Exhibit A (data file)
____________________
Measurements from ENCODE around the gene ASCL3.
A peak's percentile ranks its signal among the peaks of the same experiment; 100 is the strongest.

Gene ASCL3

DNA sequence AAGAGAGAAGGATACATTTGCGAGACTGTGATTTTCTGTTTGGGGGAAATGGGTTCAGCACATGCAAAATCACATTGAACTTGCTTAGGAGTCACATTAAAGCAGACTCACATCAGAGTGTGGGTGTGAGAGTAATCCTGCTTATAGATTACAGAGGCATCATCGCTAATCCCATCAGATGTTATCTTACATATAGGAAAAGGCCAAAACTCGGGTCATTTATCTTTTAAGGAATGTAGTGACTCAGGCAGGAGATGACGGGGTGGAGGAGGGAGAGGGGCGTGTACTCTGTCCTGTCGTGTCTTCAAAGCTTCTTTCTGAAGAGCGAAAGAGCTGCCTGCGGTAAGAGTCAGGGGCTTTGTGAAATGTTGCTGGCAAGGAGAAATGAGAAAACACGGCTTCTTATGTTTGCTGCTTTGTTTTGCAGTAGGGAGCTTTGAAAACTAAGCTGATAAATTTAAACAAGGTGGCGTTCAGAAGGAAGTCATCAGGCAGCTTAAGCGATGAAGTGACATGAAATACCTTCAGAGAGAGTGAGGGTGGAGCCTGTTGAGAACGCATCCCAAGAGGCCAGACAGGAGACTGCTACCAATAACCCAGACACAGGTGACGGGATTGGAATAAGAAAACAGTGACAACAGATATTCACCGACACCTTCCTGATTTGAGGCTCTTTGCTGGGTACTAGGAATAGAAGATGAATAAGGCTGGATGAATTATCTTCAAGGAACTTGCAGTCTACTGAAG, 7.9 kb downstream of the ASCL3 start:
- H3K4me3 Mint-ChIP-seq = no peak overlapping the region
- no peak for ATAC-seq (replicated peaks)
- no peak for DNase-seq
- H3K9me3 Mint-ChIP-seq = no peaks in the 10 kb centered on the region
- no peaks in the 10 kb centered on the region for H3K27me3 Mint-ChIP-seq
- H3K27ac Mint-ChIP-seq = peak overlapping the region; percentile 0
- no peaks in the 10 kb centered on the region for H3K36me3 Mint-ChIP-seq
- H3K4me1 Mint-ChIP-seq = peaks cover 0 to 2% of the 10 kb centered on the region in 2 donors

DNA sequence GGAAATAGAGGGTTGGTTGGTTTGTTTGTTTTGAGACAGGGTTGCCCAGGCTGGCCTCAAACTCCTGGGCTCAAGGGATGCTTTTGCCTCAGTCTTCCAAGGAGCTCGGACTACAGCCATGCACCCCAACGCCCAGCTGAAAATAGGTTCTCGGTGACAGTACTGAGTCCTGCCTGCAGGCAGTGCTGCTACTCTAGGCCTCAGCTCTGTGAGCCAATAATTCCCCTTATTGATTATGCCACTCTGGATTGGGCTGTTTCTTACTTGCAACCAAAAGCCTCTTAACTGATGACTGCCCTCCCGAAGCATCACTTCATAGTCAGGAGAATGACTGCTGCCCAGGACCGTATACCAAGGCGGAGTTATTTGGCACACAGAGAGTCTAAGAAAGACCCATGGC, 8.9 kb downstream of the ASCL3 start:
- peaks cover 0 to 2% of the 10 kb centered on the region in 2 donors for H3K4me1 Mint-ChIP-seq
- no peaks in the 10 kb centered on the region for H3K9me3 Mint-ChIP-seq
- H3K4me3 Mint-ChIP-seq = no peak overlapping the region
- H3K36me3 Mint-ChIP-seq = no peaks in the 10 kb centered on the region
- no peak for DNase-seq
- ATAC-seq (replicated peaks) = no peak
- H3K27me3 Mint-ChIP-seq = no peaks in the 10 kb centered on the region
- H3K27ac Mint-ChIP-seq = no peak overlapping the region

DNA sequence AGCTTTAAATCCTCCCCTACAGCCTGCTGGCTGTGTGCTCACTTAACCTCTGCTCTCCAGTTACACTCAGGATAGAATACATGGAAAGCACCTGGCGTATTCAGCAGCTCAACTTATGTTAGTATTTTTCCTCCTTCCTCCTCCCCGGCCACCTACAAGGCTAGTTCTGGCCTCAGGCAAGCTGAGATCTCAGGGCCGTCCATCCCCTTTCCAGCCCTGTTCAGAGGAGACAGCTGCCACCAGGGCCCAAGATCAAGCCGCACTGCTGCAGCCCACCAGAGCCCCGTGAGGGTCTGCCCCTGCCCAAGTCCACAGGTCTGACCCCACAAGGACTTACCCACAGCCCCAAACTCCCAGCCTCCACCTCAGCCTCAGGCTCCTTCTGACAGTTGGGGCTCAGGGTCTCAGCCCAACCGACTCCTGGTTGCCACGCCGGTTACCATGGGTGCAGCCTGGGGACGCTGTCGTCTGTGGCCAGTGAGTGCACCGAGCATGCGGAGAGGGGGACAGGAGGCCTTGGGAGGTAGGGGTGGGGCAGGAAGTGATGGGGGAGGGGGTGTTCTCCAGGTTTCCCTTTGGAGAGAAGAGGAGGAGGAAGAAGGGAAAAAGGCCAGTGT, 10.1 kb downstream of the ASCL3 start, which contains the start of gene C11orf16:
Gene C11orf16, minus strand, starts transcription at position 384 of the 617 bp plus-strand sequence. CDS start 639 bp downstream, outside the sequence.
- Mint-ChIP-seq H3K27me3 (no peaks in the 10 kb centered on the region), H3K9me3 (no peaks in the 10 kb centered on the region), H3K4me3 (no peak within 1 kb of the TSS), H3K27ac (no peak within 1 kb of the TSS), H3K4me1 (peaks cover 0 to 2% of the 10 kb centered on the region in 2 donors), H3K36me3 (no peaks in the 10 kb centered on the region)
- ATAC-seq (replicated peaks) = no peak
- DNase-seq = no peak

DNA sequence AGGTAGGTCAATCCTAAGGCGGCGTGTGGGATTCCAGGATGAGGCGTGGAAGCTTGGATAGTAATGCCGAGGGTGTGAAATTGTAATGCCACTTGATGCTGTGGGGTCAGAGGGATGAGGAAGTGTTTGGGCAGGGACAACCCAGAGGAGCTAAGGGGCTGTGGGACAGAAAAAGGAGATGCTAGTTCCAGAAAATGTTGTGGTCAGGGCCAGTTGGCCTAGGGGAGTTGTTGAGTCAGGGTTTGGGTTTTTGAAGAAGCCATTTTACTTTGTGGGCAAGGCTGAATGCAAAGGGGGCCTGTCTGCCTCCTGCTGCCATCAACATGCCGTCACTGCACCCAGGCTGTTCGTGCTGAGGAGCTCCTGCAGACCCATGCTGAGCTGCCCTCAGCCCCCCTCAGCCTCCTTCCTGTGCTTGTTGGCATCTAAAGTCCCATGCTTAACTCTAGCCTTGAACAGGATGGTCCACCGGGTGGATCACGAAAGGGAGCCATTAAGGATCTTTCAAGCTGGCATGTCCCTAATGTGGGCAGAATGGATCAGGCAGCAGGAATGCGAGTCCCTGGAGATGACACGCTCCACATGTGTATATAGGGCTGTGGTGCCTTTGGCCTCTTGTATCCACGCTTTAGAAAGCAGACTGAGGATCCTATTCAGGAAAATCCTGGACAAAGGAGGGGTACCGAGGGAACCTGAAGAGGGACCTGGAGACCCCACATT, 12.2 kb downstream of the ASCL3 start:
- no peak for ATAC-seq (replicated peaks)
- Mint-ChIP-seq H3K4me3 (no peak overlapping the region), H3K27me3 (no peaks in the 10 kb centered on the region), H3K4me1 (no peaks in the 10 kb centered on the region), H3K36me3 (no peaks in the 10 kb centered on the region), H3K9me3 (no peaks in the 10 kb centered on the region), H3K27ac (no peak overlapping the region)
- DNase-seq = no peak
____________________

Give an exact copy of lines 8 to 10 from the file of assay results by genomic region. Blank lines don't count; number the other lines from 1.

- H3K9me3 Mint-ChIP-seq = no peaks in the 10 kb centered on the region
- no peaks in the 10 kb centered on the region for H3K27me3 Mint-ChIP-seq
- H3K27ac Mint-ChIP-seq = peak overlapping the region; percentile 0